Cyber’s Human Condition
How to limit the incidence of cyber attacks targeting users’ needs, fears and hopes
During the outbreak of the COVID-19 pandemic, phishing attacks have been one of the most common and dangerous vectors for efficiently delivering malware and successfully spoofing the users’ digital identity.
In fact, according to the Anti-Phishing Working Group (APWG) report, phishing attacks doubled in 2020 with respect to 2019, with more than 220.000 new registered phishing websites. The monetary loss of this kind of attacks cannot be underestimated as well: most phishing attacks end with a financial fraud consisting of a wire transfer of approximately 75,000$ per user.
But why are phishing attacks so common? And why are they so successful?
The new Mastercard report called “Cyber’s Human Condition” examines the issue of the human factor when dealing with such situations. In fact, attackers have been studying the victims and developing a “sensitiveness” when dealing with the design and the delivery of an attack: they target users’ deep fears and hopes, making the malicious action way more effective.
The study of behavioural economics applied to cyber attacks has showed that users deviate from the rational and common behavioural patters when dealing with targeted attacks. According to the Mastercard report, employees are enticed to click on fraudulent links or share sensitive company data through fake coupons or fake messages from “team managers”.
Among the top cognitive biases highlighted in the report it is possible to find free coupons and discounts offers, communications from the CEOs and the top management exercising their authority, private offers propositions and many others. All of them leverage on employees’ specific needs, hopes and fears.
This leads to a great increase of the attack incidence and a consequent loss in terms of money, credibility, and resources inside the organizations. For this reason, the Nobel Prize winner behavioural economist Richard Thaler stated that this irrational behaviour that leads users to fall prey of cyber attacks can be modified and therefore people will be led towards more informed and secure choices. Organizations need to make their employees stronger and more conscious about subtle ways to deliver cyber attacks and train them in efficiently recognize and avoid even the most sophisticated attempts.
At this purpose, a sophisticated and complete cybersecurity awareness program needs to be put in place by all organizations across different market sectors. Cybersecurity awareness sessions introduce the employees to corporate security policies and most common cyber threats, providing them with the knowledge and tools to face the attackers.
The steps organizations should follow include:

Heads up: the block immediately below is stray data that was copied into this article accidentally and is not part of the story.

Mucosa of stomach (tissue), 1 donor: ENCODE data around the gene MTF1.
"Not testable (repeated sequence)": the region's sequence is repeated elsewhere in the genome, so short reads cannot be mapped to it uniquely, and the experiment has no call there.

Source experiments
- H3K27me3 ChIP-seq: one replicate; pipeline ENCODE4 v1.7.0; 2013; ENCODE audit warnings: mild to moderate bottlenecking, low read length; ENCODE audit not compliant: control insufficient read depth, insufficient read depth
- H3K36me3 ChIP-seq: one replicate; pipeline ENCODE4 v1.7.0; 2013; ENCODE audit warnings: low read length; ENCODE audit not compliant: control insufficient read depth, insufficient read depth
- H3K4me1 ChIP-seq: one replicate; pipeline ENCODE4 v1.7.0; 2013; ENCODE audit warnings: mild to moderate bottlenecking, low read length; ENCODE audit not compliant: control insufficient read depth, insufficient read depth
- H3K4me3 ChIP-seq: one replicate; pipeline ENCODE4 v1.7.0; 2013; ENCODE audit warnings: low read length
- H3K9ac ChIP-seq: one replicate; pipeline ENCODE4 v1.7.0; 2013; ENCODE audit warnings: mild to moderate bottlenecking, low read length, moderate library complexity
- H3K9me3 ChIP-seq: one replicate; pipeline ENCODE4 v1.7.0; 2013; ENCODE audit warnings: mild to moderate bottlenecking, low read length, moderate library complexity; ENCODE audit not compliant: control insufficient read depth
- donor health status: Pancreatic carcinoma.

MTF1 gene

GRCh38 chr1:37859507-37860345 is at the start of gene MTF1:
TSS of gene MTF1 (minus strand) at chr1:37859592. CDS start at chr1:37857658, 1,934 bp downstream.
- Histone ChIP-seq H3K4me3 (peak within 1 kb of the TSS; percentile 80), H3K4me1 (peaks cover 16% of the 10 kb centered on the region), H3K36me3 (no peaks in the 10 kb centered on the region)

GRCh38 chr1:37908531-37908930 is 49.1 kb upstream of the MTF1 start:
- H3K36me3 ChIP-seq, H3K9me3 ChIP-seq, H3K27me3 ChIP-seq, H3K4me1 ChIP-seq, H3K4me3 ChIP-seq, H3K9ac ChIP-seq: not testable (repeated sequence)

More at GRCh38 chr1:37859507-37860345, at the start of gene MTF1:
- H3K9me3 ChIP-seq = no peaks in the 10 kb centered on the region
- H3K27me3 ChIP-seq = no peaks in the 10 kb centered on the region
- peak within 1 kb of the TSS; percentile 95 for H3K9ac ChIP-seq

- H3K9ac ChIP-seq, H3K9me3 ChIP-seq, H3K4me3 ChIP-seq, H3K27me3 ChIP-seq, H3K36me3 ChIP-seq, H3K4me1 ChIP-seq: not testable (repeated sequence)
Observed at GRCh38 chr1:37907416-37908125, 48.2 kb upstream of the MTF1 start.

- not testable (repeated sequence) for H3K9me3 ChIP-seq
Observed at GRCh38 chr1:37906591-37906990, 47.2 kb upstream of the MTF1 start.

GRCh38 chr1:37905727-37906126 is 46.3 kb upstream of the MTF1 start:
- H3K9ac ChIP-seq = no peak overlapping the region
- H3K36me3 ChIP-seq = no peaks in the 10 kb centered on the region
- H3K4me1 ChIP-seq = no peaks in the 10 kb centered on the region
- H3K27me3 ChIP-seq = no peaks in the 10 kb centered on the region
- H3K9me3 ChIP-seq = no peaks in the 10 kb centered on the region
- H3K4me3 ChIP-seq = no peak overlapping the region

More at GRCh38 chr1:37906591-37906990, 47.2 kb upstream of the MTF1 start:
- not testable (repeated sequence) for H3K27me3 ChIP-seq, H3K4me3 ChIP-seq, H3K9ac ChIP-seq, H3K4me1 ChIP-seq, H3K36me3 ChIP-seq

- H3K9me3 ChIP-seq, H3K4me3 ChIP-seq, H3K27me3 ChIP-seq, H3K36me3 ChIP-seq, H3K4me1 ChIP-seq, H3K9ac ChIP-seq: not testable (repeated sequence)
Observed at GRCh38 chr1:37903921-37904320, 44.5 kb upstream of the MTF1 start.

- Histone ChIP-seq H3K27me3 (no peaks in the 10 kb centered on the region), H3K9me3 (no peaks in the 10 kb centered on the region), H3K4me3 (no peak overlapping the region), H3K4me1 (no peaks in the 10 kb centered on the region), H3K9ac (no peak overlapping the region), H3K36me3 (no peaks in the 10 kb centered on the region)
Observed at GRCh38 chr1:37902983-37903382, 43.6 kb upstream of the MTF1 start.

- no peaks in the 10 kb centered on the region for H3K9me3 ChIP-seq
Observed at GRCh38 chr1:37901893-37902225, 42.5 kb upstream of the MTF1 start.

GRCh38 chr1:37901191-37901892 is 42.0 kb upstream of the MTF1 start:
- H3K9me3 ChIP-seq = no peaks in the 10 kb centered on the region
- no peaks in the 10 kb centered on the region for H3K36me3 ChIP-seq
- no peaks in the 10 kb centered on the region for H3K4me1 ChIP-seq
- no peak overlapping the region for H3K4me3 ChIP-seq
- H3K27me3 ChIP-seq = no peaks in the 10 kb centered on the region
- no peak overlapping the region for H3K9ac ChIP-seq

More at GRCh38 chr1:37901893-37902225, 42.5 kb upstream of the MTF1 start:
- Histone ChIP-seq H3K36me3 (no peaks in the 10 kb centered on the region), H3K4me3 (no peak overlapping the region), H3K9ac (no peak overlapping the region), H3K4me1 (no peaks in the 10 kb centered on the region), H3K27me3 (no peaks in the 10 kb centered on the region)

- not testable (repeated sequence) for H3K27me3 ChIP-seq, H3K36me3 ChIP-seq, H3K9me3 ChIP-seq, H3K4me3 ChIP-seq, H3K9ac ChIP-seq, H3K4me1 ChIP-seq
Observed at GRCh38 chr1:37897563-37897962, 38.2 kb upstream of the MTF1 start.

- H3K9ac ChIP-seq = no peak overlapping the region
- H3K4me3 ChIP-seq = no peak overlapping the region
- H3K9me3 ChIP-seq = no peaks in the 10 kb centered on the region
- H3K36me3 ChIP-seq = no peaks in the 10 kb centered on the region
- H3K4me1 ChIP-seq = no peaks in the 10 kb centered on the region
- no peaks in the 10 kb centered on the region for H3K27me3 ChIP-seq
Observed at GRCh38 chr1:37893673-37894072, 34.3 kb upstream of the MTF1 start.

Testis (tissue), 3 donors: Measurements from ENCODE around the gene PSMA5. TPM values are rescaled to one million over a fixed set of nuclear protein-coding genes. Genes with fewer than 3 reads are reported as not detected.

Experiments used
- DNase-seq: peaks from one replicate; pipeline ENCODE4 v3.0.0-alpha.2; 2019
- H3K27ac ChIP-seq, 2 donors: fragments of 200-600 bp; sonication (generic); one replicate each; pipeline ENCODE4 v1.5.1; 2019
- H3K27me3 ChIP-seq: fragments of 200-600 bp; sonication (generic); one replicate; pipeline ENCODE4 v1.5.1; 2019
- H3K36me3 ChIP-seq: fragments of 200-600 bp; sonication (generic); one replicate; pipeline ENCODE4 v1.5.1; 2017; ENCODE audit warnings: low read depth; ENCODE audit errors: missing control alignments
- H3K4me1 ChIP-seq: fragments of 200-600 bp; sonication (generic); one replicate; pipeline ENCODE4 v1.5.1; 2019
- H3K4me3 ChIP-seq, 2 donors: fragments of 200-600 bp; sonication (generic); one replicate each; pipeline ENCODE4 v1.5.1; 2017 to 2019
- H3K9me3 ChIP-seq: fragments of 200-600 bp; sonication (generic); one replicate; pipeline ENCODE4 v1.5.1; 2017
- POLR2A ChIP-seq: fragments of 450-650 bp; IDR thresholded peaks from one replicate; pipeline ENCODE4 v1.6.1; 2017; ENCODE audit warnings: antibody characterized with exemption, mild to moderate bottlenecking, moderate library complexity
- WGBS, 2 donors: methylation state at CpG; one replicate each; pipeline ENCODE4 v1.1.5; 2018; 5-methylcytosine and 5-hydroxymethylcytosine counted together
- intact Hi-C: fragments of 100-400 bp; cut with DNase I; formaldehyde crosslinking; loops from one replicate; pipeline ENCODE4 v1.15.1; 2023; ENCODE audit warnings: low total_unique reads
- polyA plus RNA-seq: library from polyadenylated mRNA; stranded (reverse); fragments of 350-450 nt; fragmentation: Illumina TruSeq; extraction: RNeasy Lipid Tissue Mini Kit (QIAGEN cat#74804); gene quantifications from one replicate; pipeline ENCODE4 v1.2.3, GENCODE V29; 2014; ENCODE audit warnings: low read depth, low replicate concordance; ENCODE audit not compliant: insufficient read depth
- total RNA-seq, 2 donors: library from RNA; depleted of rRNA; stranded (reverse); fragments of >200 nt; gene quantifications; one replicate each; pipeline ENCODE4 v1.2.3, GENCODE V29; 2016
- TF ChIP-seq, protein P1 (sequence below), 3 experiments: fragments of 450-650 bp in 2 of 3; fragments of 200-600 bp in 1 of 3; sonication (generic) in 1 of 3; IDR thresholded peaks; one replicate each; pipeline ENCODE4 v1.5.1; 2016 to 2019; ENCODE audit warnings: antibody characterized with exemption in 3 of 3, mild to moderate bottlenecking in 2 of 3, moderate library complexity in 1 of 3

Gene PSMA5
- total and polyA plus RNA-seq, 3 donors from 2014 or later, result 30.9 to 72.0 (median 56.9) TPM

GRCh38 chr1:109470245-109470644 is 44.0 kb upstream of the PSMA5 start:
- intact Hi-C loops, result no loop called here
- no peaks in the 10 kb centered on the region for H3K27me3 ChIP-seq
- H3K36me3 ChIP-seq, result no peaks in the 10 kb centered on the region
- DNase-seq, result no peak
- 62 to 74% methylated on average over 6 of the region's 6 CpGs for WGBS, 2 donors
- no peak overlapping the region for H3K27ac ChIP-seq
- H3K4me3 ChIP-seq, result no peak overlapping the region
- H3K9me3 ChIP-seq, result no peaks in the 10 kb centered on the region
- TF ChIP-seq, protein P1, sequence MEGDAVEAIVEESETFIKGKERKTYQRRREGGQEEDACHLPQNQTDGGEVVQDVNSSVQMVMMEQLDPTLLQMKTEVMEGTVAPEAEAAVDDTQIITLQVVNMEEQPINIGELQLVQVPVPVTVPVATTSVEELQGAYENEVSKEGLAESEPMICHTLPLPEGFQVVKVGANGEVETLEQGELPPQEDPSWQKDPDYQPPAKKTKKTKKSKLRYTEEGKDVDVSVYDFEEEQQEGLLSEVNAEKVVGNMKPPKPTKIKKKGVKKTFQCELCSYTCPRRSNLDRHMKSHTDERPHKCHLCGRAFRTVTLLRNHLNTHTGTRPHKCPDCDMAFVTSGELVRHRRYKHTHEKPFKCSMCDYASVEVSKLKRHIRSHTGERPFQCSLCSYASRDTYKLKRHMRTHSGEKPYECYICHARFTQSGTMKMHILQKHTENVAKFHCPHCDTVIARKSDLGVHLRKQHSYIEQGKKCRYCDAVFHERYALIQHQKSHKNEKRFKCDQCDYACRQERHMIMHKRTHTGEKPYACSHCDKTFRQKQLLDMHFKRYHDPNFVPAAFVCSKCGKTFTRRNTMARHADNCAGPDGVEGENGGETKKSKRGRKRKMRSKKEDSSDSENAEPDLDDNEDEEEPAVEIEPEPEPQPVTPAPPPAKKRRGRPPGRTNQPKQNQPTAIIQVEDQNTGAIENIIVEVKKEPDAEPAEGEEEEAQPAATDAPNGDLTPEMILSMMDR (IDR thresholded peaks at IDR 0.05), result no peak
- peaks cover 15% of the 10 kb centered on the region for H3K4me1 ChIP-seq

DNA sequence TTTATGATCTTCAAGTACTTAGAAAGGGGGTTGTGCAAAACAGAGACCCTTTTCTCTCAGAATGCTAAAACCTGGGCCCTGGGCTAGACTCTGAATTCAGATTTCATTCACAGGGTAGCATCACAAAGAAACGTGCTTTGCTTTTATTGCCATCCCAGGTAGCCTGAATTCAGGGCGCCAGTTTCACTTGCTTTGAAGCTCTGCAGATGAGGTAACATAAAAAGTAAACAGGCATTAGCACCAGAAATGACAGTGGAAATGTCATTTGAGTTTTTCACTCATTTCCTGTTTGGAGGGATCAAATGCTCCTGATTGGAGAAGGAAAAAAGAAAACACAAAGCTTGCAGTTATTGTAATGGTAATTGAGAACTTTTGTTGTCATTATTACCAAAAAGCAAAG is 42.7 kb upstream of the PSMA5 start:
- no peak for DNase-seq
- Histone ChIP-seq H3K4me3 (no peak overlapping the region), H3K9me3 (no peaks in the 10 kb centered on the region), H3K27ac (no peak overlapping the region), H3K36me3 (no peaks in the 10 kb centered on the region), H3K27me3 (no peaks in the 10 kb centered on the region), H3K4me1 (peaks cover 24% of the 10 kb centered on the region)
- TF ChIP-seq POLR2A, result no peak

- Educating the entire organization on cybersecurity basics and roles.
- Using artificial intelligence and data analysis for a surgical and targeted approach for high-risk users.
- Empowering employees to be the organization’s cyber eyes and ears.
- Providing a learning program that is relevant and personalized.
Although this approach is extremely comprehensive and educational, it is not very effective. Providing the employees with the relevant knowledge can be exhausting and redundant. For this reason, the Mastercard report suggests a new approach: educate the workforce through quick, constant, interactive tasks and immediate rewards.
This solution, called Mastercard SecurityAdvisor, allows the content to be customized to fit the organization’s needs, and the training administrator to set the curriculum to specific topics in a short format. Most sessions are less than two minutes, and delivered through videos, quizzes or short newsletters. The platform can also deliver training in text messages or application pop-ups with quick tips.
Furthermore, this approach uses AI technologies to understand which approach works better according to the organizational context, its employees, its activities.
In conclusion, it is fundamental to understand that the employees represent the first line of action in limiting cyber attacks and keeping the organization secure. For this reason, before investing in highly technological solutions and tools aimed at protecting the corporate assets, organizations need to invest in training adequately their workforce against increasingly sophisticated cyber threats.
There is the growing need to recognize that organizations need to abandon old and traditional ways to approach attacks and develop avant-garde strategies to face evolving and targeted cyber threats.